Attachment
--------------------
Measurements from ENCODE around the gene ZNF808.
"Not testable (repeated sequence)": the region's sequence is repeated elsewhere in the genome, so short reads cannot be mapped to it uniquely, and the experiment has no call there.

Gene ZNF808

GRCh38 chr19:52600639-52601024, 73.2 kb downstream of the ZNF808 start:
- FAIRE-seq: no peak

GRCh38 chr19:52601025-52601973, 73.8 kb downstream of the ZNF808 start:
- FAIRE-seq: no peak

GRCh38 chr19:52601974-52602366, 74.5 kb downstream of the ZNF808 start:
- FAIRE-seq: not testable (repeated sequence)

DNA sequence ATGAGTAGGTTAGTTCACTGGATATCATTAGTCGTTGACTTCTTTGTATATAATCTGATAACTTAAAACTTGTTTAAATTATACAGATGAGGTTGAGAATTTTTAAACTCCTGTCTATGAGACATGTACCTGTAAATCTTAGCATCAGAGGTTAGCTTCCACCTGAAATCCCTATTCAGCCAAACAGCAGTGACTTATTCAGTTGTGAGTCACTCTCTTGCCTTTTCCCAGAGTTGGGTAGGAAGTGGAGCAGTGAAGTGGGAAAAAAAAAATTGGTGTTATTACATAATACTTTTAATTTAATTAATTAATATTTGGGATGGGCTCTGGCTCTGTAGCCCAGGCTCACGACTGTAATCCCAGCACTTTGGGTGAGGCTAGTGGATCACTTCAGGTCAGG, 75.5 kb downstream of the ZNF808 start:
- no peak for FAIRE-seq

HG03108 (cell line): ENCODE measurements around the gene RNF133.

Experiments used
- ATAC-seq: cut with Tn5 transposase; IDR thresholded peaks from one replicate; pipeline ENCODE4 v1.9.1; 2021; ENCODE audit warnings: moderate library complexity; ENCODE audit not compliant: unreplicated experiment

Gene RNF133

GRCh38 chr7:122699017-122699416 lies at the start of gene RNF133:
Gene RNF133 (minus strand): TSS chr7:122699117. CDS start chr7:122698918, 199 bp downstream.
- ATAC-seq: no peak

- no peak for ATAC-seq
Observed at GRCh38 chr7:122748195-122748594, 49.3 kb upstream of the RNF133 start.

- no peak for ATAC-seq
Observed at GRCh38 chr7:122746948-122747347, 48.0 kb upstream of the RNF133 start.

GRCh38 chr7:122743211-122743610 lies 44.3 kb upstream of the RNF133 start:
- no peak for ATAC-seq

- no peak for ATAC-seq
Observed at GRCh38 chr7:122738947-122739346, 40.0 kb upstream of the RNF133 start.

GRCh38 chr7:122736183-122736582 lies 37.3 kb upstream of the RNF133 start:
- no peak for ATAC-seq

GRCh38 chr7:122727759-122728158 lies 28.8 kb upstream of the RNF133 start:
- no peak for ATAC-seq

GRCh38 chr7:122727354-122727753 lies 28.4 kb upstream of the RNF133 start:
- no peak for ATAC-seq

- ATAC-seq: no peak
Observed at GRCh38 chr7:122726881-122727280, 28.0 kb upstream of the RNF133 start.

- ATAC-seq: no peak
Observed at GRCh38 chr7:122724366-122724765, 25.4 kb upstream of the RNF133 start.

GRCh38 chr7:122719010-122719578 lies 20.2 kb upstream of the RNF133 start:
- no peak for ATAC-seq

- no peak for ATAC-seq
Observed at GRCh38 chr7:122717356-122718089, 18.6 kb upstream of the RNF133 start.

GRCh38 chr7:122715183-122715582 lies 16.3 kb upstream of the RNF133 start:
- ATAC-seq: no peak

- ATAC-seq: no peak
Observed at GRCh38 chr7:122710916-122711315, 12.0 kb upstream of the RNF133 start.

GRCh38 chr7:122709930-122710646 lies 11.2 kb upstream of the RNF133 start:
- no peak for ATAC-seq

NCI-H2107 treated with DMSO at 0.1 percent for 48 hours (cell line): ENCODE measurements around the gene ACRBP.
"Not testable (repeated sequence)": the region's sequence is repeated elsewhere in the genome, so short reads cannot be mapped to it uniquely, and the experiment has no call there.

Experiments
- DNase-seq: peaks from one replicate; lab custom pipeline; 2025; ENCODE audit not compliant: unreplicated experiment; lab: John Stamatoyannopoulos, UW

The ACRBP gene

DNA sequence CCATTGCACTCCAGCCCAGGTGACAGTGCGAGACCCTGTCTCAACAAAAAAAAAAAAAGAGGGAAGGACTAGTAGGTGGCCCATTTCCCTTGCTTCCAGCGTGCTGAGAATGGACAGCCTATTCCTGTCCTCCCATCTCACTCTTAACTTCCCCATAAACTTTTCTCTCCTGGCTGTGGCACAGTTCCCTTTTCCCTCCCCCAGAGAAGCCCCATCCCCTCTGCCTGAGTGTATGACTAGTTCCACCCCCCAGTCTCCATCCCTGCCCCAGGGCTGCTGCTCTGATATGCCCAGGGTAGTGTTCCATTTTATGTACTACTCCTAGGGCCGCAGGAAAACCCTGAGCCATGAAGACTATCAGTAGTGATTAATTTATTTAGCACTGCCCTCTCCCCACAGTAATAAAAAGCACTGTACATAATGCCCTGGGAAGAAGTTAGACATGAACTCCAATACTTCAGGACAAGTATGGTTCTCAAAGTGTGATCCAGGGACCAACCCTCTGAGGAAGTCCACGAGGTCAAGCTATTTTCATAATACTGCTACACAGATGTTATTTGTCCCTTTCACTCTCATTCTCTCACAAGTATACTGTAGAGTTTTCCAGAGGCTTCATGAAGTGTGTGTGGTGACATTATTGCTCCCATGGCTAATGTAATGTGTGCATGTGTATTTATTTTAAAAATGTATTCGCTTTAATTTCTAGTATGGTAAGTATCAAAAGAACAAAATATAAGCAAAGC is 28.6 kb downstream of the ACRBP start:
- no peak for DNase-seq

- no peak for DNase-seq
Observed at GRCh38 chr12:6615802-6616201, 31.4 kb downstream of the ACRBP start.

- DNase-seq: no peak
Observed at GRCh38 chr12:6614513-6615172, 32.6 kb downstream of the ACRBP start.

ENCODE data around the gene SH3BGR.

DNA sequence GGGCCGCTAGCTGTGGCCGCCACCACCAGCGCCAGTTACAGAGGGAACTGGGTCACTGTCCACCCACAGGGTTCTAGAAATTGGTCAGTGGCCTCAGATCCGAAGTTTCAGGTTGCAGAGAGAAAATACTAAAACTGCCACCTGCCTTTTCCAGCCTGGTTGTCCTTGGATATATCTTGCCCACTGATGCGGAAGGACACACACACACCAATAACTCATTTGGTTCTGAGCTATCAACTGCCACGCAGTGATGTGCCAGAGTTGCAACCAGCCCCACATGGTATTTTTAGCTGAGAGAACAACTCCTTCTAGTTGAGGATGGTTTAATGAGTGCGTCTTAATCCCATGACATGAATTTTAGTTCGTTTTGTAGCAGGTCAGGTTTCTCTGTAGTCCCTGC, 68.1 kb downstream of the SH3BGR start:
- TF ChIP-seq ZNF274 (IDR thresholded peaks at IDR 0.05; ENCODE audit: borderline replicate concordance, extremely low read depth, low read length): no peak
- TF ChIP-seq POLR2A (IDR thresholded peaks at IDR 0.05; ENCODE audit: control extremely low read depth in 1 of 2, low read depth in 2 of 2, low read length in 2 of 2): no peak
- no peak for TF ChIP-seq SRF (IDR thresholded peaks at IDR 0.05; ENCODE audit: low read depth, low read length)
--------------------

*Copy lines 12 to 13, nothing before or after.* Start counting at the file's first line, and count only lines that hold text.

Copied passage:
HG03108 (cell line): ENCODE measurements around the gene RNF133.

Experiments used